To address the relationship between CHCHD2 and the MICOS, we firstly explored the interactions of CHCHD2 with subunits of MICOS (Mic60, Mic10, CHCHD3). We found that CHCHD2-flag can interact with Mic60, Mic10, and CHCHD3. However, reciprocal Co-IP showed that only Mic10 can coimmunoprecipitate with CHCHD2-flag. In BN-PAGE analysis, MIC60, MIC10, and CHCHD3 were found to be localized at ∼700 kDa, which was in accordance with the molecular weight of MICOS. However, CHCHD2-Flag was not detected in the corresponding band. Interestingly, western blotting analyses of 2D gels containing 700 kDa complex showed that CHCHD2-Flag, along with Mic60, Mic10, and CHCHD3 can be detected in the 700 kDa complex. These results indicate that CHCHD2 can interact with the MICOS and the binding site may locate at the Mic10 subcomplex of the MICOS. Next, we explored the role of CHCHD2 in the stability of MICOS. Our results showed that loss of CHCHD2 impaired the stability of M+ICOS. CHCHD2 overexpression can protect against MPP+-induced MICOS impairment. Our findings highlighted the role of CHCHD2 in MICOS. Meng et al found that loss of CHCHD2 in Drosophila affected mitochondrial crista structure and the introduction of human CHCHD2 rescued the PD-associated phenotypes. These findings suggested the protective role of CHCHD2 in PD, which was in accordance with our results. Recently, Zhou et al showed that CHCHD2 interacted with CHCHD10 and localized at the rim of the mitochondria in the proximity with MICOS complex by using super-resolution microscopy, and CHCHD2 knockdown can disrupt the MICOS. These findings indicate the role of CHCHD2 in the stability of the MICOS. However, Huang et al showed that CHCHD2 and CHCHD10 localized at the mitochondrial cristae and are dispensable for MICOS complex assembly and cristae structure. As there are different opinions on the role of CHCHD2 in MICOS, our results showed evidence that CHCHD2 can interact with Mic10, the core subunit of the MICOS, and is essential for MICOS stability. Further studies are still required to fully understand the regulation of CHCHD2 in the MICOS.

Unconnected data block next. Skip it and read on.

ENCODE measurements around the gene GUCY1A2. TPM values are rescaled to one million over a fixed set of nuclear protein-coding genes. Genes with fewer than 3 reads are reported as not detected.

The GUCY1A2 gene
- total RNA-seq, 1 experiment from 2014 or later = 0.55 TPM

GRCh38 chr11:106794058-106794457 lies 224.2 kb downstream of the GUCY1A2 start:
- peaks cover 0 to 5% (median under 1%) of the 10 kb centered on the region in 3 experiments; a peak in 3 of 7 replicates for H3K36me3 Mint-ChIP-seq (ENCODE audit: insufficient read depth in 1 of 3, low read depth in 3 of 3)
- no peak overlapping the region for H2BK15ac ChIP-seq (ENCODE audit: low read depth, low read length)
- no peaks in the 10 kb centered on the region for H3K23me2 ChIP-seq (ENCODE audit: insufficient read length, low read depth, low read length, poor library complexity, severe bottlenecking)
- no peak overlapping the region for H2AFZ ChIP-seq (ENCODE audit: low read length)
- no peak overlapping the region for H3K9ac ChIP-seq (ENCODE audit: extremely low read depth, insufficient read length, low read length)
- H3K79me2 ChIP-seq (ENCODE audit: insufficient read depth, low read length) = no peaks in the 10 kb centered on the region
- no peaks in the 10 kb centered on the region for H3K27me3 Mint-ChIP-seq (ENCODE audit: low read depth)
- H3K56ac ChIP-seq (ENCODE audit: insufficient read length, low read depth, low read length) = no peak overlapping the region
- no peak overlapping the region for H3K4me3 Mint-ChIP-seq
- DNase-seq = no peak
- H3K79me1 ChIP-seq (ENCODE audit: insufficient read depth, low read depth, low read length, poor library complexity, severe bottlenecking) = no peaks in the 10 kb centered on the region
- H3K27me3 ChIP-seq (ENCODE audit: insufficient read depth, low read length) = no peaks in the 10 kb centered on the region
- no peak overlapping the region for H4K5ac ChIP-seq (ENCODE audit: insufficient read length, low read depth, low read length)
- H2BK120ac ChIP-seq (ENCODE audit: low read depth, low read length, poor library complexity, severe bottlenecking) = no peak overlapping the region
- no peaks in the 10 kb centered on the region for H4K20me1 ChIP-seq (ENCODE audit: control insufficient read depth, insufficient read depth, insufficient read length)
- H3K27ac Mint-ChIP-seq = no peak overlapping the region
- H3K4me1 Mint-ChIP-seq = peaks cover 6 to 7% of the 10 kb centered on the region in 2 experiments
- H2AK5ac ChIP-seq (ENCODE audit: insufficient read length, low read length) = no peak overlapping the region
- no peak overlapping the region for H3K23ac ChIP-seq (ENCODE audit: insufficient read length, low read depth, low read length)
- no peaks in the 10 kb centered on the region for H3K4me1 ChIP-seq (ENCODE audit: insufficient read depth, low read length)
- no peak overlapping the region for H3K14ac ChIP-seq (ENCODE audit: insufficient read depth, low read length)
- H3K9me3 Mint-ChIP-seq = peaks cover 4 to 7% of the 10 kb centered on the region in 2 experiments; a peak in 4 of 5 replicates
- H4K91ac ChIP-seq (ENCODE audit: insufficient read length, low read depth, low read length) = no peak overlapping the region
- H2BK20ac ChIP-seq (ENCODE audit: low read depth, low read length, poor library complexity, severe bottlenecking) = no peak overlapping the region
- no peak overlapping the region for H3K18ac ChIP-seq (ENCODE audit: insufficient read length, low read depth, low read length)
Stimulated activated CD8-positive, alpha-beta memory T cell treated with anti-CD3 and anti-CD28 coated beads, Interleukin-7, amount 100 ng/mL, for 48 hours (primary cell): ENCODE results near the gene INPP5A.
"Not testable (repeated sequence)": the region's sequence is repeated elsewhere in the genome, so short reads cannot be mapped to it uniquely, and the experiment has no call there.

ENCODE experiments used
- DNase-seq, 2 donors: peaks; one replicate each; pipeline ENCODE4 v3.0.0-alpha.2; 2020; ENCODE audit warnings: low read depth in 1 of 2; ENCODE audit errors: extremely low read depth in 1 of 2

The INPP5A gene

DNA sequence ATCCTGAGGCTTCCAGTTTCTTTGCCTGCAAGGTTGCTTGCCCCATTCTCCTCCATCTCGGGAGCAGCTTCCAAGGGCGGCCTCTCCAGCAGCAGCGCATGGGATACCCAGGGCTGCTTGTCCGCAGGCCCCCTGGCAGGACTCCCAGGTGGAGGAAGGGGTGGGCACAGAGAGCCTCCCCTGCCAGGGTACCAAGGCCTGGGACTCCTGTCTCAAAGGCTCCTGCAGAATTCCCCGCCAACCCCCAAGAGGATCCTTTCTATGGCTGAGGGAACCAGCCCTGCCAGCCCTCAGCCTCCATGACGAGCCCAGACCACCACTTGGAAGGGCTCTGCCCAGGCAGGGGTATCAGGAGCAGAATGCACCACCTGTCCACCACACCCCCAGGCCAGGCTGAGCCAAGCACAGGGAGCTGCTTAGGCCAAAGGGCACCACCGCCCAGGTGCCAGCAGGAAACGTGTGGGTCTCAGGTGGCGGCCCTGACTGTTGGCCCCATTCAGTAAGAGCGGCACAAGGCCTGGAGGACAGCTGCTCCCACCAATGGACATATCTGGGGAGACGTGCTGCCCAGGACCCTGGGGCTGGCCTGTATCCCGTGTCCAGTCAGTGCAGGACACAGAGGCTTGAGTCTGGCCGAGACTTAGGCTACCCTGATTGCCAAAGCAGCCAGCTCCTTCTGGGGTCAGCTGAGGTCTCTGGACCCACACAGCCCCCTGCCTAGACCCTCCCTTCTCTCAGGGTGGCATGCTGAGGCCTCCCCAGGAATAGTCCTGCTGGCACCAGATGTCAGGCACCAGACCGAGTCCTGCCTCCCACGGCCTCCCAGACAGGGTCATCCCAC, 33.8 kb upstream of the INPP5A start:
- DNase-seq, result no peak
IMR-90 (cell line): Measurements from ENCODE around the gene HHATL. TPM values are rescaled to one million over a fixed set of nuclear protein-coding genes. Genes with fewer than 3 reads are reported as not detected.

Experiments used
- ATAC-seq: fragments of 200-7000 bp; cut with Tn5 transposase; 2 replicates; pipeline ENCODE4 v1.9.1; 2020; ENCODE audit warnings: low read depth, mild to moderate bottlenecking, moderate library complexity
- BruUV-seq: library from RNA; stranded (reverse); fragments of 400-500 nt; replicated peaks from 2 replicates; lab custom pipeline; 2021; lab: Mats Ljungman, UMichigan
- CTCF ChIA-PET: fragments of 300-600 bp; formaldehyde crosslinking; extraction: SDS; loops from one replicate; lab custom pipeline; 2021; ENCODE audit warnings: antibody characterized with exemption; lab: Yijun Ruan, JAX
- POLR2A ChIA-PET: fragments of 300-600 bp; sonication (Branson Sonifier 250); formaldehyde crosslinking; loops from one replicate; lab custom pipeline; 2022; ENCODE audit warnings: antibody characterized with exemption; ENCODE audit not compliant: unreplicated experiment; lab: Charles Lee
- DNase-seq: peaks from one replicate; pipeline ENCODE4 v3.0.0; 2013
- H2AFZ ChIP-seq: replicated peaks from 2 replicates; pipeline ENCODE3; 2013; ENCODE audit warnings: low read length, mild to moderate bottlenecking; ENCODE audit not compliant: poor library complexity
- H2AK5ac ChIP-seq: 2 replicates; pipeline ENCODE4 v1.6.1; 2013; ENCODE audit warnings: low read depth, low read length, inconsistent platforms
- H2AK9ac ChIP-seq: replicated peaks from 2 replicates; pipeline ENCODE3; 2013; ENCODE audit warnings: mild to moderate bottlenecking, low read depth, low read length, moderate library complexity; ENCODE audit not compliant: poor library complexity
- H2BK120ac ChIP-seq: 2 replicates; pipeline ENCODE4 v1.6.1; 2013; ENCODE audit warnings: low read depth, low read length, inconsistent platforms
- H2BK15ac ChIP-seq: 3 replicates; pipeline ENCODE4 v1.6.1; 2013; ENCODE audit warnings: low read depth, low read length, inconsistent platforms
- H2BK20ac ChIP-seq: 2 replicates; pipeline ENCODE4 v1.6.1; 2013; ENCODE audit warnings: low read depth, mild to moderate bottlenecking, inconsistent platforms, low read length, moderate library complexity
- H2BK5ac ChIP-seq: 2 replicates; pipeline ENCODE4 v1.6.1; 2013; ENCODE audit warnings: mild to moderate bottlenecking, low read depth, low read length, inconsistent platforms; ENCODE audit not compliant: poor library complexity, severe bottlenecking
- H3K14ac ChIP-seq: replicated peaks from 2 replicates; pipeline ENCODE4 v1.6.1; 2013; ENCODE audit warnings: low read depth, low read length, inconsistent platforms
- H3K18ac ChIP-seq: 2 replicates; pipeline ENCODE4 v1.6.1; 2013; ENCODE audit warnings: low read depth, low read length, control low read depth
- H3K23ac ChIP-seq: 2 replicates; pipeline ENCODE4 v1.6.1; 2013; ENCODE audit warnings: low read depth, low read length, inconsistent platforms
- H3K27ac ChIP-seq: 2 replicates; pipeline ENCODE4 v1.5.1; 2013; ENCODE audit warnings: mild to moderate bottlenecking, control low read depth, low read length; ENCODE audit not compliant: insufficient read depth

In conclusion, this work indicated that CHCHD2 could interact with Mic10 and maintain the stability of the MICOS complex, which contributes to protecting mito-chondrial function in the MPP+-induced PD cell model and MPTP-induced PD mouse model.
This work was supported by research grants from the National Natural Science Foundation of China (Nos. 81901282, 81870992, 82071444), the Nature Science Foundation of Guangdong Province (Nos. 2019A1515011189, 2020A1515010985), and the Technology Project of Guangzhou (Nos. 202102020029, 2019ZD09).
Conflicts of interest